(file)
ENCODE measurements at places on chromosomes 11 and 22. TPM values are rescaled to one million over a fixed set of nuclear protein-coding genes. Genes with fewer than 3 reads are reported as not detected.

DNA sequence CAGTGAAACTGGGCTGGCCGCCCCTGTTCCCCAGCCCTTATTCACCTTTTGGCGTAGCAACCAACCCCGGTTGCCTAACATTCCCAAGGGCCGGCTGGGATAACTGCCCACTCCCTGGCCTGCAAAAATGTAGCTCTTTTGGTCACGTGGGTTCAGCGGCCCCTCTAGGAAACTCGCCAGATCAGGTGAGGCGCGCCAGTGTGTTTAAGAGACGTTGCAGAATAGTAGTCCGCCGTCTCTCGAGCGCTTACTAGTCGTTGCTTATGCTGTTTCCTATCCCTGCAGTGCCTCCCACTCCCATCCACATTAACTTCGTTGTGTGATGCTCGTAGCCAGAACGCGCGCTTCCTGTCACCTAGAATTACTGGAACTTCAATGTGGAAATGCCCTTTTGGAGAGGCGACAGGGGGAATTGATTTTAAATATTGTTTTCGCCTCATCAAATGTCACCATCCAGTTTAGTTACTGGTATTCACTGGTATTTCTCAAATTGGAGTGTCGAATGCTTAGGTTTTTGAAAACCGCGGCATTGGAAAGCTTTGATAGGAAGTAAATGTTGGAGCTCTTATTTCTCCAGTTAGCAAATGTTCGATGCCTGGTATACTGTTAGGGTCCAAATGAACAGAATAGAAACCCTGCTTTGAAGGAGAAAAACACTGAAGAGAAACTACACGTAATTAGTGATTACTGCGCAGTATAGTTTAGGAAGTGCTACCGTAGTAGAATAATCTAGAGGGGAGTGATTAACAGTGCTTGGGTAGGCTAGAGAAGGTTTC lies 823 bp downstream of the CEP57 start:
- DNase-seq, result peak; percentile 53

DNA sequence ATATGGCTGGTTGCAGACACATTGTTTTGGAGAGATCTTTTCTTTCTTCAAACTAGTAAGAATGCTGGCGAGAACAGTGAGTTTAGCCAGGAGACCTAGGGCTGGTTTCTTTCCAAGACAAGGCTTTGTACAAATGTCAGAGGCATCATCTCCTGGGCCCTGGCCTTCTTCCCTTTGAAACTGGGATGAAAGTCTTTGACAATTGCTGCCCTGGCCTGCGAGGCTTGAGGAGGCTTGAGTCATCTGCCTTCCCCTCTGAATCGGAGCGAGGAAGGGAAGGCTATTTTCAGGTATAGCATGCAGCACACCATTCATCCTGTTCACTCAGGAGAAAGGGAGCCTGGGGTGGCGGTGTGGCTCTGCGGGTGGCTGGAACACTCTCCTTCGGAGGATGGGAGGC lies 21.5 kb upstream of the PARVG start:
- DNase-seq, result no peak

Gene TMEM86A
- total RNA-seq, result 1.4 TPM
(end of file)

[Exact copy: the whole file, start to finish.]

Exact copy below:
ENCODE measurements at places on chromosomes 11 and 22. TPM values are rescaled to one million over a fixed set of nuclear protein-coding genes. Genes with fewer than 3 reads are reported as not detected.

DNA sequence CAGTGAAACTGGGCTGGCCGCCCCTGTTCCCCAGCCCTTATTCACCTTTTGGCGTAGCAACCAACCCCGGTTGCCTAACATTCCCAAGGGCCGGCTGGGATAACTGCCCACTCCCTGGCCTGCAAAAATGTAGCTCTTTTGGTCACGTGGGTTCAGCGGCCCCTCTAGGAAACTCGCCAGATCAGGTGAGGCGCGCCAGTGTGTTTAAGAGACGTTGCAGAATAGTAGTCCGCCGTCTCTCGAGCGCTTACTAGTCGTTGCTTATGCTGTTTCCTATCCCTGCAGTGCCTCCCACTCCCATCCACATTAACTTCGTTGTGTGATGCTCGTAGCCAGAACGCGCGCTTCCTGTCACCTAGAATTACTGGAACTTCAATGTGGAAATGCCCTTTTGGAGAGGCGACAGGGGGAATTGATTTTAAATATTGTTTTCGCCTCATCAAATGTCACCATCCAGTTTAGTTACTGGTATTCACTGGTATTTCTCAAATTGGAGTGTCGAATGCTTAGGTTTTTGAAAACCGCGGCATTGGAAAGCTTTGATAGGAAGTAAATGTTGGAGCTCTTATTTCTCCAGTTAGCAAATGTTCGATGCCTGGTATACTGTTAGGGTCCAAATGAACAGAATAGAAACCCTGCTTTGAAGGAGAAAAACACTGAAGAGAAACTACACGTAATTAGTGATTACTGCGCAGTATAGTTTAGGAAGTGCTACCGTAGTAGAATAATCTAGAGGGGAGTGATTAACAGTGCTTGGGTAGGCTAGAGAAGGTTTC lies 823 bp downstream of the CEP57 start:
- DNase-seq, result peak; percentile 53

DNA sequence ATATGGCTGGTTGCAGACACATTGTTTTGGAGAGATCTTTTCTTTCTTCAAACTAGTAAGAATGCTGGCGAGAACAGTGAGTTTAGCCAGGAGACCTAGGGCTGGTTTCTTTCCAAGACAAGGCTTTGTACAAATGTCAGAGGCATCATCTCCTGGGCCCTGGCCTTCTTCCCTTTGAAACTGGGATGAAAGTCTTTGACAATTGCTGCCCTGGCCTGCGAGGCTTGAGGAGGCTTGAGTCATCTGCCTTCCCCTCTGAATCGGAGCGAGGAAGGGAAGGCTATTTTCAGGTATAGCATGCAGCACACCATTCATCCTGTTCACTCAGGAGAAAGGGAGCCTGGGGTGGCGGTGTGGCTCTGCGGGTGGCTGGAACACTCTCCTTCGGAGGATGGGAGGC lies 21.5 kb upstream of the PARVG start:
- DNase-seq, result no peak

Gene TMEM86A
- total RNA-seq, result 1.4 TPM